When you picture a healthy diet, what do you see? Lots of salads, maybe some smoothies, a little steamed broccoli? It’s easy to guess what you’re not envisioning, though, and that’s sugar. Cookies, cakes, and ice cream are sweetly seductive, but what about naturally sweet eats? Sugar occurs naturally in many foods, including fruit. In fact, because fruit is naturally higher in sugar than, say, vegetables, some popular eating plans (such as Atkins, Paleo, and Keto) strictly limit fruit intake, at least for a period of time.
However, fruit is packed with good stuff that many of us don’t get enough of including potassium, fiber, vitamin C, and folate. The nutrients and phytonutrients in fruit are vital for a healthy body and strong immune system, not to mention the fact that fruit is a tremendous source of energy.
So, is fruit a friend or a foe? Let’s bite into this tasty topic.
Should anyone cut fruit out completely?
The simple answer is no, says Whitney English Tabaie, a registered dietitian nutritionist who encourages what she calls a predominantly plant-based nutrition philosophy. “Fruit is full of health-promoting components, like phytochemicals, which reduce inflammation and may prevent disease, and fiber, which helps provide satiety after meals, improves digestion, promotes a healthy gut environment, controls blood sugar, and helps prevents chronic diseases like cancer,” she says.
Researchers agree. “While studies do show diets high in added sugar are associated with higher rates of chronic disease, there are absolutely no studies showing that whole fruit consumption contributes to weight gain or health problems,” Tabaie says. It’s actually the opposite: Research shows eating fruit and veggies increases weight loss results.
Does the body differentiate between types of sugar?
Yes and no. All sugar, whether in a packet or piece of fruit, is a simple carbohydrate that our bodies break down for energy. But fruit also has antioxidants, vitamins, minerals, and the aforementioned disease-fighting nutrients and phytonutrients. Just as importantly, fruit provides fiber, which slows down the absorption of sugar in the bloodstream.
In contrast, refined sugar or items made solely of table sugar—such as soda and candy—has no fiber or nutritional value. Because there’s nothing there to slow your absorption of sugar, your bloodstream absorbs the sugar quickly (aka a sugar high), at which point your body releases a surge of insulin to remove the sugar from the blood to your tissues (aka a crash). This doesn’t only affect your energy levels, but also leads to a cycle of cravings.
No wonder snacking on some strawberries doesn’t have quite the same effect as knocking back a few Pixie Stix.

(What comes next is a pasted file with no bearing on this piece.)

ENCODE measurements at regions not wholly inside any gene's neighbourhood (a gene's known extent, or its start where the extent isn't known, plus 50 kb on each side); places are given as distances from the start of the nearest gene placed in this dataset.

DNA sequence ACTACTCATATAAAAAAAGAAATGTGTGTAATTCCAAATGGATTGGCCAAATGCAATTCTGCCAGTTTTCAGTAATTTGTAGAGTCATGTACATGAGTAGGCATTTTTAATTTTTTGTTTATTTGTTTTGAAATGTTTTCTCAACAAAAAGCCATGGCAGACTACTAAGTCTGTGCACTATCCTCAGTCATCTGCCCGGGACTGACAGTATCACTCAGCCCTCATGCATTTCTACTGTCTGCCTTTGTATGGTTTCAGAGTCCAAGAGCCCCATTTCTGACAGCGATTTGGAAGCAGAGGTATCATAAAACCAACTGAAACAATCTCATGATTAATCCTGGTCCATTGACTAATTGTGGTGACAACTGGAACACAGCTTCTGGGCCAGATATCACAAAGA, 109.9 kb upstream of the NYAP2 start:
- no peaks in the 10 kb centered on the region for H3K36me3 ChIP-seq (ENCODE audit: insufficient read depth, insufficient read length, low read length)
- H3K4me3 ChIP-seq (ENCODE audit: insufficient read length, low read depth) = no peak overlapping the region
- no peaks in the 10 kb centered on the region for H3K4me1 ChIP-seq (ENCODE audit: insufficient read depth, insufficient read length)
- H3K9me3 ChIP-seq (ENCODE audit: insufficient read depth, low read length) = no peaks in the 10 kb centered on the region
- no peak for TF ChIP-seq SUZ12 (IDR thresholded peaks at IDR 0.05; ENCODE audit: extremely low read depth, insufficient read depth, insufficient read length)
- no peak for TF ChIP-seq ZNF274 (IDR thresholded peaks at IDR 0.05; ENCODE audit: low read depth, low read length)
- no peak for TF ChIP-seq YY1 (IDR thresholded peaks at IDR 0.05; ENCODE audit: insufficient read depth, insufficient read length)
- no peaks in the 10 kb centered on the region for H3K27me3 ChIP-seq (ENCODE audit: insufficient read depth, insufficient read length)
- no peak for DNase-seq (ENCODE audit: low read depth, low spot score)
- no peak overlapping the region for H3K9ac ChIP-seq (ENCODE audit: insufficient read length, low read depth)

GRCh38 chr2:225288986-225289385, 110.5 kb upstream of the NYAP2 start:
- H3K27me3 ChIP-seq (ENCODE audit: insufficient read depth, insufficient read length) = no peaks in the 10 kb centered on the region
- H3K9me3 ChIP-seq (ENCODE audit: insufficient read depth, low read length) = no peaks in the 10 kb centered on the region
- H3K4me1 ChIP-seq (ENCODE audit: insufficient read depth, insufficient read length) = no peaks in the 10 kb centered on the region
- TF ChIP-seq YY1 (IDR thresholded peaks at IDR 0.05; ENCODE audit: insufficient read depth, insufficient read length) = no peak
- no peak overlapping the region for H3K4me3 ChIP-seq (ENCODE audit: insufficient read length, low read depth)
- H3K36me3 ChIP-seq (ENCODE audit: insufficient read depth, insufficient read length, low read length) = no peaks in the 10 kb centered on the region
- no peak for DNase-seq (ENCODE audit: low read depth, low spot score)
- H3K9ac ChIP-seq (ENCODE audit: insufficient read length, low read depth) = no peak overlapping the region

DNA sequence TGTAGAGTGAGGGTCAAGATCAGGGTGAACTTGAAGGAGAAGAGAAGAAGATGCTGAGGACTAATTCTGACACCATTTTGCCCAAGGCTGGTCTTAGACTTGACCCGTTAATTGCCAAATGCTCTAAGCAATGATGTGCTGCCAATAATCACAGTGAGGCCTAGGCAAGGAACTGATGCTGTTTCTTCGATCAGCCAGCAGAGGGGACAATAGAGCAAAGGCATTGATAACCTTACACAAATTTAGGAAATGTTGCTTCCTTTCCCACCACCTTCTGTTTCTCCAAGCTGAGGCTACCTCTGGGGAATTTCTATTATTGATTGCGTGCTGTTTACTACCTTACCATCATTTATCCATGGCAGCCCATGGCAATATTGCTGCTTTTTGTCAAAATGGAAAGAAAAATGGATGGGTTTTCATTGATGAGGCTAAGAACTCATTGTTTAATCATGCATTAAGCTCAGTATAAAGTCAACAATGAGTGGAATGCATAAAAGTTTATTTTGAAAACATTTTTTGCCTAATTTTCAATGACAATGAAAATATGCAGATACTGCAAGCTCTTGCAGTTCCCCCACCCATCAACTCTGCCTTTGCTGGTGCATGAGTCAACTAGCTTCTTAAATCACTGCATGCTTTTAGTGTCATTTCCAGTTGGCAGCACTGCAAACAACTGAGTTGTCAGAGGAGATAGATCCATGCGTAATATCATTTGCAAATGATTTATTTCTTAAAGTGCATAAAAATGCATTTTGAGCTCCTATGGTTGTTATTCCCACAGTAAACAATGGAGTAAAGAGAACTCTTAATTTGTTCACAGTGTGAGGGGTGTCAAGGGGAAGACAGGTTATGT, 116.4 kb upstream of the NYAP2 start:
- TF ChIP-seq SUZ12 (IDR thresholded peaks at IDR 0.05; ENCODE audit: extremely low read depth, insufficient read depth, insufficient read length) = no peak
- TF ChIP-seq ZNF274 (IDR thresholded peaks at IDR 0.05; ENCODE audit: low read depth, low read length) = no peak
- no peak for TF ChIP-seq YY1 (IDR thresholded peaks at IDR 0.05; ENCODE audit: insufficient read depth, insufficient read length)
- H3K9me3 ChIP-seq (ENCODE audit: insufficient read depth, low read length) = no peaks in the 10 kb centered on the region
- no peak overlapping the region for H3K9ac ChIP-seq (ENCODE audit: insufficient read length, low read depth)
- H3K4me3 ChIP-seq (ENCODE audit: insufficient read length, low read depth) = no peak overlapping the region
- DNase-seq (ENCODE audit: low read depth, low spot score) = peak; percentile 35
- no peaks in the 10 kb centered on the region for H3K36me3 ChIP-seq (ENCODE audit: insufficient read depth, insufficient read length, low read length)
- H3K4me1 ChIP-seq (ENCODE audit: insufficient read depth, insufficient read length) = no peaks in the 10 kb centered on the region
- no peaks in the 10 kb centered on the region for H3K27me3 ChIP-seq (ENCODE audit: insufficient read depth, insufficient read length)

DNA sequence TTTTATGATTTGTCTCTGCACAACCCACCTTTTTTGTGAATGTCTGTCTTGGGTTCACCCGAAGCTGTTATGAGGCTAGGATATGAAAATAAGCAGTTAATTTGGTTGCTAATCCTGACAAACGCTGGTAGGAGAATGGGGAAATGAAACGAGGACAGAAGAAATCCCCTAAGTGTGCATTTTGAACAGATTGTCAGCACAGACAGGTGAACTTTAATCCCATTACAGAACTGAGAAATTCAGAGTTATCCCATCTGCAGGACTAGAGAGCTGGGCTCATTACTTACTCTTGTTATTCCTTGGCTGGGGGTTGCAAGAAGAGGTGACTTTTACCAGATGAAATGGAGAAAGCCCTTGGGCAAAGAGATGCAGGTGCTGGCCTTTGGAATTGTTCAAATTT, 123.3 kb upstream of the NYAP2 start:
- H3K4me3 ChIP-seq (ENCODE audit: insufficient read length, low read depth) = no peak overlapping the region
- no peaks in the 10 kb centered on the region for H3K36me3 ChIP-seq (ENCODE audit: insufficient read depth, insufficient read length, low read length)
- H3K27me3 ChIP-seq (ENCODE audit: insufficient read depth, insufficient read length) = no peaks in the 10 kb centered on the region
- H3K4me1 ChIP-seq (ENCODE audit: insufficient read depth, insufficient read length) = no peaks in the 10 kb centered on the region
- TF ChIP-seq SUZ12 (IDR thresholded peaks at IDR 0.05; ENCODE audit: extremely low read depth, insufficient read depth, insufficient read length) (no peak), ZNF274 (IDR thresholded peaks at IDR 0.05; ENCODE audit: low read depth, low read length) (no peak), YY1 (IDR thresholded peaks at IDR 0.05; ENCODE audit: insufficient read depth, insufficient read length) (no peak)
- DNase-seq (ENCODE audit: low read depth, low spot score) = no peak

Are all fruits equally healthy?
You might be familiar with the phrase “eat the rainbow,” which refers to the idea of eating fruits and veggies in a variety of colors each day. Tabaie encourages her clients to do just that. “Different colors mean [the fruits] have different phytochemicals,” she says. “Red fruit—for example, tomatoes, watermelon, and papayas—contain lycopene, an important cancer-fighting phytochemical. Dark blue and purple fruits such as blueberries, grapes, and cherries contain anthocyanins, phytochemicals which may help prevent cardiovascular disease and boost cognitive function.”
Tabaie doesn’t view different fruits as better or worse. They all have benefits. However, it’s worth noting that different types of fruit have varying amounts of sugar, so while you don’t need to avoid fruit like the plague, anyone looking to fine-tune their nutrition might want to be mindful of which fruits have the most sugar.
Is there such a thing as too much?
The general guideline is to consume two to three servings of fruit per day, which is equivalent to about ½ cup or one small piece of fruit. More than that may mean you’re eating too much sugar, which puts you at increased risk of weight gain, cardiovascular disease, and diabetes.
If you enjoy a daily smoothie, you may hit that natural sugar threshold without realizing it. But don’t drop your smoothie habit just yet; after all, it’s an easy way to eat that rainbow. Instead consider using a smaller amount of fruit and add in veggies, such as beets or leafy greens.
You might also try pairing your fruit with healthy fat or protein to increase satiety, Tabaie says. For instance, she adds berries to her oatmeal and eats a banana with peanut butter or a handful of nuts. “Fat helps absorb fat-soluble vitamins in the fruit,” she explains, “and protein can help with fullness so you don’t feel hungry too shortly after your meal or snack.”
The bottom line? Fruit brings enough goodness to the table that it’s worth the sugar content; just be mindful of how much you eat each day.
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